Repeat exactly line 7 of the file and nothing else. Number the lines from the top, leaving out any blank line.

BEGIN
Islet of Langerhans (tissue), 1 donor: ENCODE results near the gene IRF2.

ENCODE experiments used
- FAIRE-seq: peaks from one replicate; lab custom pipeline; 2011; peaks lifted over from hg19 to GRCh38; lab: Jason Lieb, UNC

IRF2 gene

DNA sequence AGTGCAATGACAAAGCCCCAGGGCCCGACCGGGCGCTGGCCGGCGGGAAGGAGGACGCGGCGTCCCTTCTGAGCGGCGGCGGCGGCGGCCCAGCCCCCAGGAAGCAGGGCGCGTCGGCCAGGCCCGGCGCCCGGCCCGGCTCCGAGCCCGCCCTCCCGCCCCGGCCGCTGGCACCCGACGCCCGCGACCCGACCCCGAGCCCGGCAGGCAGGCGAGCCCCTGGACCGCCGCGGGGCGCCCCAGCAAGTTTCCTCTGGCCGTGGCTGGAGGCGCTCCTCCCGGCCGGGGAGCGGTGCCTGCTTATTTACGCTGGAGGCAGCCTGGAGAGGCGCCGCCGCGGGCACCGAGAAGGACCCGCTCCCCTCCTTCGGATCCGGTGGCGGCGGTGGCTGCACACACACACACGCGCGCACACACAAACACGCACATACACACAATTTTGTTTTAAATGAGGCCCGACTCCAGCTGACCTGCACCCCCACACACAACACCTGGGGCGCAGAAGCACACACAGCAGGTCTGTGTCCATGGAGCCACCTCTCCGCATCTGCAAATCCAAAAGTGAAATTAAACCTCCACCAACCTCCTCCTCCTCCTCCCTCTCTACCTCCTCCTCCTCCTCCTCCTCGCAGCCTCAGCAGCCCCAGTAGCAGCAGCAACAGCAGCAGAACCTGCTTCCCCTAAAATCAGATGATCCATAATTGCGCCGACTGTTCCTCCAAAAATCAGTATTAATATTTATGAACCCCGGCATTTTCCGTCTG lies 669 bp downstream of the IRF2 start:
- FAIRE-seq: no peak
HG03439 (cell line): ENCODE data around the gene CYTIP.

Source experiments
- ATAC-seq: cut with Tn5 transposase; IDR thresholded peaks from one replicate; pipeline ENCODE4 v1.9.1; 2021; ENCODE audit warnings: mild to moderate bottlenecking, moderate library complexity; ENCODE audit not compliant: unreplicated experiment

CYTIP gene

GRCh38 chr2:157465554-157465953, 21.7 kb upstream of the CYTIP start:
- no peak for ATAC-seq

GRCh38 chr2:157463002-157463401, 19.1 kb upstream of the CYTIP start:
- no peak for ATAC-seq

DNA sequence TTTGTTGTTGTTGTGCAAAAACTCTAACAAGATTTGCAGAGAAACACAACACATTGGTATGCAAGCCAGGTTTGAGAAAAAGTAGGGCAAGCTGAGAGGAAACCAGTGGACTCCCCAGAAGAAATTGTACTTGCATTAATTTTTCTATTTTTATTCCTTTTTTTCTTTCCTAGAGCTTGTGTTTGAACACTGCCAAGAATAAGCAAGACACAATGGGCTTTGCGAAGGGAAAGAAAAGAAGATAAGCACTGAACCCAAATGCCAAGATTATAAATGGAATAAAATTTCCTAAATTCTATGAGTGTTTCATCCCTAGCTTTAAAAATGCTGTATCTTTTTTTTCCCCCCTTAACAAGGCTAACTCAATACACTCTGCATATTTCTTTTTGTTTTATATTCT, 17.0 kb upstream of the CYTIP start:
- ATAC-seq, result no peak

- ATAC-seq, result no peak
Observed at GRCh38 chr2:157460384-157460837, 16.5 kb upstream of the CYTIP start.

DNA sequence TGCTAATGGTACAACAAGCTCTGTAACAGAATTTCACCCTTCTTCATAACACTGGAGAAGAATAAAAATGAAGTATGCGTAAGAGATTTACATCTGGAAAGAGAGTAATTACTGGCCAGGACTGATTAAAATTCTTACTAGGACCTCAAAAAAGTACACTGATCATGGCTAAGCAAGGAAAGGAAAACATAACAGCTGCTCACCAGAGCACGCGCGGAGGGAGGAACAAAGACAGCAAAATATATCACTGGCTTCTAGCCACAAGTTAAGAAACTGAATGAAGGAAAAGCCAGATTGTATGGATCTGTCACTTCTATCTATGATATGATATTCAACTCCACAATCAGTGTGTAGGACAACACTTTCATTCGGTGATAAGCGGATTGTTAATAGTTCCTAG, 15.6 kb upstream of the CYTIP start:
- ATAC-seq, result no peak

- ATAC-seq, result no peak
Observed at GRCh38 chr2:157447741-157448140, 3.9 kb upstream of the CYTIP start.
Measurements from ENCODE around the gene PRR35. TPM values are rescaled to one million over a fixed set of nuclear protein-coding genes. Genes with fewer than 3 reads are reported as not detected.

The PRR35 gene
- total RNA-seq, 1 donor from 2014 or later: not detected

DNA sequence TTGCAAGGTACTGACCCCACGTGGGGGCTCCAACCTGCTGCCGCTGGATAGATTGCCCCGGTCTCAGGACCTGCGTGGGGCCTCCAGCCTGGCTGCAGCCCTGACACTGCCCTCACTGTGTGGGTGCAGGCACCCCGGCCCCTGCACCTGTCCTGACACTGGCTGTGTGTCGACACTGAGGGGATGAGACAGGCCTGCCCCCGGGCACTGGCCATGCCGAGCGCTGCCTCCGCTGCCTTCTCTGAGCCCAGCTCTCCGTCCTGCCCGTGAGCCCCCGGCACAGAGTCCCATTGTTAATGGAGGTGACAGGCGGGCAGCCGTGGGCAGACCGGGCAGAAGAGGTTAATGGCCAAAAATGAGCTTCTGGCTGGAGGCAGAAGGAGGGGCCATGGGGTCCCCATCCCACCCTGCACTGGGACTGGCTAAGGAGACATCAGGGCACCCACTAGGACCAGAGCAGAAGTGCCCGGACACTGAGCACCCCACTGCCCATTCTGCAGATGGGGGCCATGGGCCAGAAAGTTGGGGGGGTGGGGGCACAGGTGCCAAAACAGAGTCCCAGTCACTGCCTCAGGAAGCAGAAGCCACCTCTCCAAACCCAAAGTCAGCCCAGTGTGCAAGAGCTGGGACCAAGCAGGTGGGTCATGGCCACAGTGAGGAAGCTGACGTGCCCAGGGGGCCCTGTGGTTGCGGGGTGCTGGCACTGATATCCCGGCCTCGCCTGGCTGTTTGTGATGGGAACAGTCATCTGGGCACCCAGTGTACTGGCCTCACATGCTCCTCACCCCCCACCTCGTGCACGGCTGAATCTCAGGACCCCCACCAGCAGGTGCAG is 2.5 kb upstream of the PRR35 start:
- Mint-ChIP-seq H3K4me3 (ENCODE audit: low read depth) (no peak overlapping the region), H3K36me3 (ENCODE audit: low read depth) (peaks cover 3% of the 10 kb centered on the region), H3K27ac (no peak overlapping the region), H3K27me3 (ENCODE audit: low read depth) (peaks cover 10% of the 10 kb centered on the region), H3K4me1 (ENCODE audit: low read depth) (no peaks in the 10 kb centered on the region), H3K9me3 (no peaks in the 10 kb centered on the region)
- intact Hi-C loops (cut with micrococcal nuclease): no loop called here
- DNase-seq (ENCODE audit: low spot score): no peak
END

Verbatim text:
HG03439 (cell line): ENCODE data around the gene CYTIP.